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No more free beer

Cliff Thompson

It will mean no more free beer or hot dogs at the parties, from 7 p.m. to 9 p.m., and will be in part, the subject of a Vail Chamber and Business Association board meeting today.

A dozen Vail restaurants petitioned the chamber last week to change how the block party, held at Seibert Circle at the top of Bridge Street, is conducted. Free beer and food are given away during the evening street party, which includes entertainment.

Owners of bars and restaurants, however, say free beverages and food make it difficult to sell food and drinks.



But Chamber board member Steve Rosenthal said Wednesday there was no attendance at chamber meetings in March and April from businesses concerned about potential impacts at planning meetings for the block parties.

A compromise position reached by the chamber will result in subsequent block party participants being charged $2 for a beer and hot dog, Rosenthal said.



But the block party issue is attached to other portions of the woof and weave of the community. Like anything involving a small-town chamber of commerce, the background politics can get personal, depending on whose ox is being gored. The block party issue gets to the very heart of the chamber’s promotional activities and give-aways, which can impact a chamber member’s bottom line.

“The block party is a warm-and-fuzzy thing locals and tourist love,” he said. “The chamber is a perfect organization to take a pot shots at. We represent 600 businesses.”

“Our position is we have given everyone in this area ample time to resist what we were doing, since March,” added Chamber Director Rob Giles. “Nobody came by and said anything. This has been an event that has been around for many years and it has been fine with everyone.”



Still boiling?

Despite the chamber’s compromise, the situation boiled over and into the Vail Town Council Chambers Tuesday night as business owners asked the town to help resolve the issue.

Town Council members declined to intervene, however, requesting the businesses and the chamber’s board of directors work things out.

The town appoints a special events commission, but guidelines will not be approved until January.

The chamber’s guidelines, meanwhile, were adopted three weeks ago, Rosenthal said, after the block parties had already begun. Those guidelines suggest product give-aways will be made only with the town’s permission and prohibit product give-aways that will impact specific product merchants without their permission.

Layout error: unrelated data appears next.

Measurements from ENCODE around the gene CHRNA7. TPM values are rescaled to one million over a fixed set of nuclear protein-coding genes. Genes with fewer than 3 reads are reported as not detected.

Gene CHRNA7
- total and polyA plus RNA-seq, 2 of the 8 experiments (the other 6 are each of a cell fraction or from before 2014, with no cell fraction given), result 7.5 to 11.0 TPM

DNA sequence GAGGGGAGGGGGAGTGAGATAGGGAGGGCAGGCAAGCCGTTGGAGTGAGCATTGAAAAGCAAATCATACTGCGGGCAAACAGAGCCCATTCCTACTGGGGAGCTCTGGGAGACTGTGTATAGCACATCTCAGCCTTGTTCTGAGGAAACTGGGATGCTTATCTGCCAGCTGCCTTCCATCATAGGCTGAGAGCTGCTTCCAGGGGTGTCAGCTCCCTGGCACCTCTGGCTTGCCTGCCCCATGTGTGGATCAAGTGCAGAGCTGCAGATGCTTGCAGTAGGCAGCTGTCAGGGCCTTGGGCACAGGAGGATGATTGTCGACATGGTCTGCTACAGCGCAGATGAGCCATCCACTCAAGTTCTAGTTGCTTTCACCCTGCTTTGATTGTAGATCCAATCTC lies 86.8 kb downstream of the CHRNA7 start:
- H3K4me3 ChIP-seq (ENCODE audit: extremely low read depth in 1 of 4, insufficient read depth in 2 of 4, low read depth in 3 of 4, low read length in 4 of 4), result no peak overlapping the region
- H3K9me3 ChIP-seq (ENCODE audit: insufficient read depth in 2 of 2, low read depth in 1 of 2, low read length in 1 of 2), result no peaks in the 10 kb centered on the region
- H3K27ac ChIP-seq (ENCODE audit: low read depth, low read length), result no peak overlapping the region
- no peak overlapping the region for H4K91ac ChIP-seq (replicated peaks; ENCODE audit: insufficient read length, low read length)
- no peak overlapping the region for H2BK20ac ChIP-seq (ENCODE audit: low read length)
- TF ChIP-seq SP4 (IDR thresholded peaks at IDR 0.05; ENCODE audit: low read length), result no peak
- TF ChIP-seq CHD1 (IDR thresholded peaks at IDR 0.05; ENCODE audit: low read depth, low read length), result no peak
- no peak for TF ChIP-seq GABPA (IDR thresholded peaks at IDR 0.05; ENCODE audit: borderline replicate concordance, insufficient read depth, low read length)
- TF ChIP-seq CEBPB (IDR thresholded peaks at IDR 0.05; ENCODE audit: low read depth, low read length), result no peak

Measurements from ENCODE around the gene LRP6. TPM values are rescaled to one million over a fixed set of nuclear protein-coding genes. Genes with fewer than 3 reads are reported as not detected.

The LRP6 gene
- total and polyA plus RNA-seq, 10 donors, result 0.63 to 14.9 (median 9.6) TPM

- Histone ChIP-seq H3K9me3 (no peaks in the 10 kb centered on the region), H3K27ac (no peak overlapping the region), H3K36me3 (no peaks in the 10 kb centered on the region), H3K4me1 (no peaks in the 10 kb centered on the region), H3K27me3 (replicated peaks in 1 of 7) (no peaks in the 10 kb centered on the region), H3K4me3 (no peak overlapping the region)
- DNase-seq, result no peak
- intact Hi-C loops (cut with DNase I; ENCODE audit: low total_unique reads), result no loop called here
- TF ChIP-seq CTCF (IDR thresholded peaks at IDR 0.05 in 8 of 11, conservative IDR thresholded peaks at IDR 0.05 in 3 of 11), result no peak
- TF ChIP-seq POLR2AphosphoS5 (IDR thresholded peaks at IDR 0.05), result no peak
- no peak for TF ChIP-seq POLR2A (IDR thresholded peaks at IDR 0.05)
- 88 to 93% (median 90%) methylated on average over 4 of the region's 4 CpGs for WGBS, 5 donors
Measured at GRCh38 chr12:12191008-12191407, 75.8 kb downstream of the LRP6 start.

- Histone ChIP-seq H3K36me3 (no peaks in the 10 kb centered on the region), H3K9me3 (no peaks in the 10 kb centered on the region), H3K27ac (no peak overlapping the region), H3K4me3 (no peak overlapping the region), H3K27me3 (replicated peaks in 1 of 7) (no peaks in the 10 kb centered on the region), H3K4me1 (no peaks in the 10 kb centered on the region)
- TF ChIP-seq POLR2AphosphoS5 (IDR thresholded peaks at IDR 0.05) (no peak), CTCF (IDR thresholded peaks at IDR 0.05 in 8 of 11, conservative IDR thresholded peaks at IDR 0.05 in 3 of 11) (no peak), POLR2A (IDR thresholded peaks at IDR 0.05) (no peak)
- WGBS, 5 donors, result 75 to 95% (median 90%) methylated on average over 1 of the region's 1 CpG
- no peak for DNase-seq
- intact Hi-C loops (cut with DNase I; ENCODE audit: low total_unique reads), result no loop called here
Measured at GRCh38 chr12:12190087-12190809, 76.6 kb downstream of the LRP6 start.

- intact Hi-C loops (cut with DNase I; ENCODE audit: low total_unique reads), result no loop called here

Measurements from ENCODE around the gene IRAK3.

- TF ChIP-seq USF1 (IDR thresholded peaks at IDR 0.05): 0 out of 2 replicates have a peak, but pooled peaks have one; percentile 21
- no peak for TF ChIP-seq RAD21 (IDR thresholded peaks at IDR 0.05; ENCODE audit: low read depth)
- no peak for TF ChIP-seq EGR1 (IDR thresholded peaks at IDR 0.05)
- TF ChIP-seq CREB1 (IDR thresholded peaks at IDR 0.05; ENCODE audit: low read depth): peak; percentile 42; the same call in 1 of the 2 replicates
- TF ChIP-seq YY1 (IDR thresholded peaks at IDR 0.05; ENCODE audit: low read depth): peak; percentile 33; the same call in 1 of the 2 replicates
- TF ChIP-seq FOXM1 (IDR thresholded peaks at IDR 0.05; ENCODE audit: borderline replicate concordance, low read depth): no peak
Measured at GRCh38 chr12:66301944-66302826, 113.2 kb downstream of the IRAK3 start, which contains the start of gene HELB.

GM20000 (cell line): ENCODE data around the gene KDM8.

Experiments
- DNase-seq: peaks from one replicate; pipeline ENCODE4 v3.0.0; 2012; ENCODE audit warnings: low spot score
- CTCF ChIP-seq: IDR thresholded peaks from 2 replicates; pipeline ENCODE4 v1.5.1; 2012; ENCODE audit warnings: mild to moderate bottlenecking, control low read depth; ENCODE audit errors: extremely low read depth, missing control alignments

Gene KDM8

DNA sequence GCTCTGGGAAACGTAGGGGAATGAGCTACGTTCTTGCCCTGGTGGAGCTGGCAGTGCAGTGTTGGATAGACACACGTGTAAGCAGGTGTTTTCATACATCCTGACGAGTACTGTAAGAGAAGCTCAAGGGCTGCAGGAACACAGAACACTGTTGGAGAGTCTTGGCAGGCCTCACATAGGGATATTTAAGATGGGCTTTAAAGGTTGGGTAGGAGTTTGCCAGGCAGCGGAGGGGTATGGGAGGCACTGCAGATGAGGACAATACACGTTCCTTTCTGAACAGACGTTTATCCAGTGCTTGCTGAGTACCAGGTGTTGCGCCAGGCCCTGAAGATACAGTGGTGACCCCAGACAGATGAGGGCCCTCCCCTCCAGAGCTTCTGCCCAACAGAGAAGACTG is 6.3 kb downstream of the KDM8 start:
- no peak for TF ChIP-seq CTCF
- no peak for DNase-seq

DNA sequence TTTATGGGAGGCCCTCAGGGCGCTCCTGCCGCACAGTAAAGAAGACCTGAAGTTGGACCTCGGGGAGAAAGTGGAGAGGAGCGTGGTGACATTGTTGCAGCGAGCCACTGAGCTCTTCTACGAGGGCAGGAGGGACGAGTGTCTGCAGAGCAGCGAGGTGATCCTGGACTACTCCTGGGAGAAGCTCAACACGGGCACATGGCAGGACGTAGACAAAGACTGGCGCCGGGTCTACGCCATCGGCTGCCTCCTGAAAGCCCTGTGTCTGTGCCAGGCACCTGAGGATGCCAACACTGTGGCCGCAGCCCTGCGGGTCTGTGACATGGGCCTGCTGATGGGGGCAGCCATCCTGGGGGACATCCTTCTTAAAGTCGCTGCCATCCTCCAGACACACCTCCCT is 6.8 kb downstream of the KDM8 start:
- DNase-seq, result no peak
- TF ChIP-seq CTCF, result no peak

The chamber depends heavily on the town for its operating budget, receiving $355,000 for 2002, so any issue brought before the town council that could affect funding is quickly noticed.

“(The block party’s) a great thing,” said Andrew Stratton, bar manager of The Red Lion on Bridge Street. “Friday afternoons, it’s pretty busy and it tends to draw people out of the restaurants and into the street. It might work better on a different day.

“When you’re giving away free beer and free food right outside our restaurant, nobody’s going to pay.”

Petition organizer Steve Kaufman of The Tap Room at Bridge Street, said he estimates the block party has reduced his business Friday nights by as much as 40 percent.

That figure is disputed, however, by Rosenthal, who said only about 200 beers are given away at block parties.

At Los Amigos, manager Tim Curran said his sales have been impacted, too. “The free beer thing has been hurting us. There’s a lot of people in front of the place, but not many of them come in.”

Part of the dispute appears to be the manner in which the chamber addresses members’ concerns. Kaufman said he’s frustrated with the reception he’s gotten.

Red Lion owner Phil Long agrees.

“I made a phone call and asked a few questions, and the arrows started to fly,” Long said. “I would like to be treated with respect and not like a trouble-maker.”

Chamber president Kaye Ferry declined to return phone calls Wednesday, referring them to Rosenthal, who said he met with Kaufman seven or eight times attempting to resolve the issue. At one point, Rosenthal said, they agreed to charge $2.

Kaufman later decided to reject the idea, saying he believes the issue runs deeper than just free beer and hot dogs. He said he believes a change needs to be made.

Sponsor gone

“At this point in time for the VCBA to exist, it would be best for the business community if there was a new leadership of the VCBA,” Kaufman said. “They are not speaking on the businesses’ behalf. Kaye (Ferry) has that aura about her that people are afraid of her.”

One casualty of the situation is loss of one of the sponsors. Coors notified the chamber it is backing out of its sponsorship after determining giving away beer at a street party was affecting beer sales at local establishments. The company will, however, honor its $3,000 sponsorship payment.

“The concerns have been voiced to us from our customers on Bridge Street and are specifically related to the offering of free beer during this event and how it directly affects Friday business in these accounts,” said Dale Kopec, general sales manager of Coors.

Editor’s note: The Vail Daily is a sponsor of Vail’s block parties, and Bob Brown, general manager of the newspaper group of which the Daily is a part, has a small ownership stake in The Tap Room at Bridge Street and The Sanctuary.


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